Getting good healthcare for your kids is of paramount importance. While you read literature on how to keep them healthy and shop around for the best doctor, there are a few things you should know about diagnostic errors and how they can affect your child's health and well-being.
There are two major factors that contribute to delayed diagnosis. The first is a delay in seeking medical attention. This happens to everyone at some point, either because the issue does not appear to be serious or because other factors prevent a trip to the doctor. On the other side, it usually happens when a doctor fails to assess potential root causes. Usually, when a doctor is performing an initial evaluation, they will use clues from the symptoms, medical history and other factors to determine a list of likely possibilities. If that list is missing something, then a delay in diagnosis or testing is likely to occur. From a legal standpoint, doctors may be held liable for negligence if their action, or inaction, causes harm to a patient, and you can demonstrate that other doctors would not have made the same mistake.
Misdiagnosis is another major concern in pediatric care. According to a multistate survey published in the American Academy of Pediatrics (AAP), 54 percent of pediatricians admit to making at least 1-2 patient misdiagnoses per month, and at least 1-2 cases per year lead to patient harm. That is an alarming number. The most common errors occur when doctors fail to gather adequate information on symptoms and family history, through clerical errors and as a result of poor coordination between medical staff members. The most common mistakes are diagnosing viral infections as bacterial, missing medication side effects and misdiagnosing appendicitis. Some of these errors are not harmful to patients, but major errors do happen, with regularity, at every clinic and hospital in America, according to the AAP publication. In addition, some major diagnostic errors can have devastating consequences.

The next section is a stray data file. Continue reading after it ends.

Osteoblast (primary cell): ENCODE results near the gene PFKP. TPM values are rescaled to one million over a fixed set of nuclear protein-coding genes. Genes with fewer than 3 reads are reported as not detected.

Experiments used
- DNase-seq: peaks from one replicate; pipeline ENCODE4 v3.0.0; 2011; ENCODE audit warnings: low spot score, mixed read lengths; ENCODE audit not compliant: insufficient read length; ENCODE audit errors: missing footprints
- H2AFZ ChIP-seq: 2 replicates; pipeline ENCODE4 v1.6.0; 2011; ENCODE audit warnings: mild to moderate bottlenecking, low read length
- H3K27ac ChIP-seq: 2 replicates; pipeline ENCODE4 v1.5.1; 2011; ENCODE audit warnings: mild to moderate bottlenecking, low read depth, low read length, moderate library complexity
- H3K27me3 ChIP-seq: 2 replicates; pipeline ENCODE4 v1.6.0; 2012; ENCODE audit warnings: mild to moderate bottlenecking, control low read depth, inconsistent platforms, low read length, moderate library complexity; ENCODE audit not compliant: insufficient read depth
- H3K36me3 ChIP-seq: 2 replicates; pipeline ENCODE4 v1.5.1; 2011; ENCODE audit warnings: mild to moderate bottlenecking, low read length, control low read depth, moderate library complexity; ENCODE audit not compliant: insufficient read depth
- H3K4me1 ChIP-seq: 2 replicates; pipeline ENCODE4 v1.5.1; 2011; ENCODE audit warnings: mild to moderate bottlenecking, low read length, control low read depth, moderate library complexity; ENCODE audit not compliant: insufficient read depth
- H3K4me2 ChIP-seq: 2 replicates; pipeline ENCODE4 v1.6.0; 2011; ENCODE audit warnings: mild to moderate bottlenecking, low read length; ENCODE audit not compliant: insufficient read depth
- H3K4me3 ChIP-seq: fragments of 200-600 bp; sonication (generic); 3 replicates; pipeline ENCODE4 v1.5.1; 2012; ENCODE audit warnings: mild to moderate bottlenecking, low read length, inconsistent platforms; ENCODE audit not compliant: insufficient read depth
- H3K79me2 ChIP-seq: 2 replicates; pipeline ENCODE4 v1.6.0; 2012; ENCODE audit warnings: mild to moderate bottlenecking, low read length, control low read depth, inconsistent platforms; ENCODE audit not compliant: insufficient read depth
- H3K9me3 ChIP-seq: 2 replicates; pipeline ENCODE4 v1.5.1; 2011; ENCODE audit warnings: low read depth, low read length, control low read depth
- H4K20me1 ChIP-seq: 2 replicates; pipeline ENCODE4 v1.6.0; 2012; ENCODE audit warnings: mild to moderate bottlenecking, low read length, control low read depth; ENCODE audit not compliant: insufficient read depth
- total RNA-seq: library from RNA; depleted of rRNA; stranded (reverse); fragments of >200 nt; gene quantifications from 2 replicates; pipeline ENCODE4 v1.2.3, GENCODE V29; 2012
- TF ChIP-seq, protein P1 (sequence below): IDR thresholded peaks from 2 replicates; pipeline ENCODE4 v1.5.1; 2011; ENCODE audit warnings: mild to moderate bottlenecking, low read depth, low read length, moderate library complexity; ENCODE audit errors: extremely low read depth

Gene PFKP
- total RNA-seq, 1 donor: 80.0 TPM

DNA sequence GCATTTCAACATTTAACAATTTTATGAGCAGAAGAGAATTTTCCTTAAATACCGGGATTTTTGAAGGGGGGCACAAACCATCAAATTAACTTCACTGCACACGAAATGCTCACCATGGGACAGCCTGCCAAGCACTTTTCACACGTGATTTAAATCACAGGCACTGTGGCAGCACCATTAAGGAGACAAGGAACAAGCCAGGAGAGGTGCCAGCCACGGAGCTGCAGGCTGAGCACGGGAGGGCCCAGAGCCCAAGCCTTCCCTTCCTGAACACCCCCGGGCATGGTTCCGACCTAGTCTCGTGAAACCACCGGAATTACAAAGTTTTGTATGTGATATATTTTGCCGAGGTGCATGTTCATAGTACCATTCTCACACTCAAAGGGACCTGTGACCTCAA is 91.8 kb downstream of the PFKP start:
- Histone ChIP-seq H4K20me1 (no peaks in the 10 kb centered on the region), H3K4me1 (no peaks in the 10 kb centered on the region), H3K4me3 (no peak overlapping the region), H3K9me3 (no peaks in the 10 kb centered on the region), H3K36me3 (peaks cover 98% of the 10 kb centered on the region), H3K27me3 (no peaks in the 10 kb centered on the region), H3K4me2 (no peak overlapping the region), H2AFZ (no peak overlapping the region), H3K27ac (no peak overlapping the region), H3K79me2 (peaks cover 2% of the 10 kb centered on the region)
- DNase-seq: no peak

Protecting your child
When mistakes in diagnosis, testing or treatment occur, those errors put you and your family at risk and naturally, you want to take safety precautions. The first step is to seek medical care as soon as you have a problem. That gives doctors more time to find and treat issues before they become an emergency situation. The second step is to take an active participation in your child's medical diagnosis and treatment. It's better to give your doctor too much information than too little, and appropriate to ask your doctors to explain their rationale to you regarding medical decisions and treatment. Finally, accountability is vital. It's important to treat doctors fairly and let them do their best to help, but it is also important to hold them accountable for mistakes.
If you believe your child has suffered harm due to a doctor's negligence, consult with an attorney. At the law office of Alan D. Bell, we believe in holding doctors accountable for any harm they have caused. Contact 973-233-4294 to schedule a free initial consultation.